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J Allergy Clin Immunol. 2010 Dec;126(6):1094-8. doi: 10.1016/j.jaci.2010.08.031. Epub 2010 Oct 15.

T(H)2 heterogeneity: Does function follow form?

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Laboratory of Allergic Diseases, National Institute of Allergy and Infectious Diseases, National Institutes of Health, Bethesda, MD 20892-1881, USA.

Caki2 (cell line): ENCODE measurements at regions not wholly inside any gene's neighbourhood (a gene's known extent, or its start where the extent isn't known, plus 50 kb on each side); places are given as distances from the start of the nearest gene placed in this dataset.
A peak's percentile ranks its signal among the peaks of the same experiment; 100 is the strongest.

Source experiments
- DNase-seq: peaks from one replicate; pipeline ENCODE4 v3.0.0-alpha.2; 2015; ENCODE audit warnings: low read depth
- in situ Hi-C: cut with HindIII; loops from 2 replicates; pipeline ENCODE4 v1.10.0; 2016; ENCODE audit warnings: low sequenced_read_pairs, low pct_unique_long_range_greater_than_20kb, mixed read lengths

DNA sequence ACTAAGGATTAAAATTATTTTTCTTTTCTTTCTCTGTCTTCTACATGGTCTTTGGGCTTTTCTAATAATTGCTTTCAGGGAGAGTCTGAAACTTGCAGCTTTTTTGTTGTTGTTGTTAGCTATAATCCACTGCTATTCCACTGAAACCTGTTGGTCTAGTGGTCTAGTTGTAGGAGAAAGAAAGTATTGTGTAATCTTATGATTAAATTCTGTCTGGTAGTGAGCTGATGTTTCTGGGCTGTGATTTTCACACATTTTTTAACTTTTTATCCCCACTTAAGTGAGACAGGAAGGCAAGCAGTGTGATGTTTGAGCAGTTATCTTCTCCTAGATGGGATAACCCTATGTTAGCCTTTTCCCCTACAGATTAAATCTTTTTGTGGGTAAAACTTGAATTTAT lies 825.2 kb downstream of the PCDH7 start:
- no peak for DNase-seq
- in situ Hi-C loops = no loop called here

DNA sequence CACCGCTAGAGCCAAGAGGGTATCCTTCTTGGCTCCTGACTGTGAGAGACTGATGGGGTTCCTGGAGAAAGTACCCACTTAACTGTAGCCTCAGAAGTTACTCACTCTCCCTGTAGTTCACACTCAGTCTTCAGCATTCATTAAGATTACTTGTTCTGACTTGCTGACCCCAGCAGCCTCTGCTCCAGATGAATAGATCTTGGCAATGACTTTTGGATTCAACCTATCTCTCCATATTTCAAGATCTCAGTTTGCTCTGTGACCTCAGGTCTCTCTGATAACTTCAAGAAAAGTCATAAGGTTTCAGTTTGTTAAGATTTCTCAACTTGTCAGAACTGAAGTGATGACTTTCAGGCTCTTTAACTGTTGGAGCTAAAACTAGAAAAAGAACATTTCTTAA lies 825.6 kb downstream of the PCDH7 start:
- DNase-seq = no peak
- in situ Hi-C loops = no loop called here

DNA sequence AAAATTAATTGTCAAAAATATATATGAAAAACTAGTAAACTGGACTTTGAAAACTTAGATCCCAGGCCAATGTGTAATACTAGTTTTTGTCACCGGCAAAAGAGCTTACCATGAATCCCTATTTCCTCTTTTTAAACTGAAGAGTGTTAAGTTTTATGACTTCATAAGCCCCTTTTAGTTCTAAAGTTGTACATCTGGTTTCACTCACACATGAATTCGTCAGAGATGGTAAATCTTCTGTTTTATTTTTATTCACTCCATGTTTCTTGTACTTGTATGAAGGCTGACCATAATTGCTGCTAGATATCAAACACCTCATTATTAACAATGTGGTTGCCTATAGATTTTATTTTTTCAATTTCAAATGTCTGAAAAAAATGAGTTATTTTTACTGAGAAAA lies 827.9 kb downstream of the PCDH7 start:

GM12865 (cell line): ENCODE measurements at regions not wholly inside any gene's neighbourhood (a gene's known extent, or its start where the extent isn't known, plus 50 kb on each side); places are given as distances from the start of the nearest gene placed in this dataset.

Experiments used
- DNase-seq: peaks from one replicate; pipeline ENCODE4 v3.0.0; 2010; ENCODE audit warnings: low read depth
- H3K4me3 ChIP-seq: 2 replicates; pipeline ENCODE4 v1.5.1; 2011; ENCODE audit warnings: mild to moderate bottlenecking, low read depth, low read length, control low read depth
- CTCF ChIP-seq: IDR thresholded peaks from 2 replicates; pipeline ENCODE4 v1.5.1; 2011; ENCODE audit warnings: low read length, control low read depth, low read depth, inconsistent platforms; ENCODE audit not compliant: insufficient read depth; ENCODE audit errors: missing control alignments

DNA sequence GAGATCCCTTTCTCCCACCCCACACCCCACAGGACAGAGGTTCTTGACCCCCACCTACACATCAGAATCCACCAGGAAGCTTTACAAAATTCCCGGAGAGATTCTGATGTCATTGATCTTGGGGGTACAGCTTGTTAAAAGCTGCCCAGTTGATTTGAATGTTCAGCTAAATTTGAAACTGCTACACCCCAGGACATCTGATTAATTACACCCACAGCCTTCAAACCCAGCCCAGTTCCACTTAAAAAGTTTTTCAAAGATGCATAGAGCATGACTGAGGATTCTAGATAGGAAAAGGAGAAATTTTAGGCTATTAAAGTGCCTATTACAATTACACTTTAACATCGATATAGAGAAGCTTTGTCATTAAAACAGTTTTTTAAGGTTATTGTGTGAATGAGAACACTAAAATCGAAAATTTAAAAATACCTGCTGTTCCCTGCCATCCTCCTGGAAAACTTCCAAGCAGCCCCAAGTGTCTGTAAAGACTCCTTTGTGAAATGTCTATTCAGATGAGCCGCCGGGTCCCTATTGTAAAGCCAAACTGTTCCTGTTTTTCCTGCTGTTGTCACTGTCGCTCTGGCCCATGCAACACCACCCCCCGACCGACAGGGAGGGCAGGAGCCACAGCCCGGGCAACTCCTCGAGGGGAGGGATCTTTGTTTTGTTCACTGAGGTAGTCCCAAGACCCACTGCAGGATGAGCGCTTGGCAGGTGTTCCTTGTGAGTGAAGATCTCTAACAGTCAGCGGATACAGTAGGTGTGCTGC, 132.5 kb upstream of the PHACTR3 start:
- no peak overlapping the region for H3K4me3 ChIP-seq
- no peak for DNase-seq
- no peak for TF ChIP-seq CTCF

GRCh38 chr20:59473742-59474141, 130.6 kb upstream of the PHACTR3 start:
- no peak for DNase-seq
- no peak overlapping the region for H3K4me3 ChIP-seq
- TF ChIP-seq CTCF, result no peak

T(H)2 immune responses are required for the 2 fundamental pathological processes characteristic of allergic disease: IgE-mediated hypersensitivity and eosinophilic inflammation. The 3 established T(H)2 cytokines, IL-4, IL-5, and IL-13, each play a nonredundant role in allergic disease pathology. The recent explosion of T(H) subpopulations combined with the wide availability of polychromatic cytokine staining has facilitated the discovery of T(H)2 lineage heterogeneity. In this article we review T(H)2 heterogeneity and ask the following question: At what point do these subpopulations graduate from in vitro curiosities to immunologically robust therapeutic targets? We propose criteria to establish a T-cell subset as a biologically relevant entity and address the evidence to support these T(H)2 subpopulations having a unique function or specific contribution to allergic pathology or host defense.

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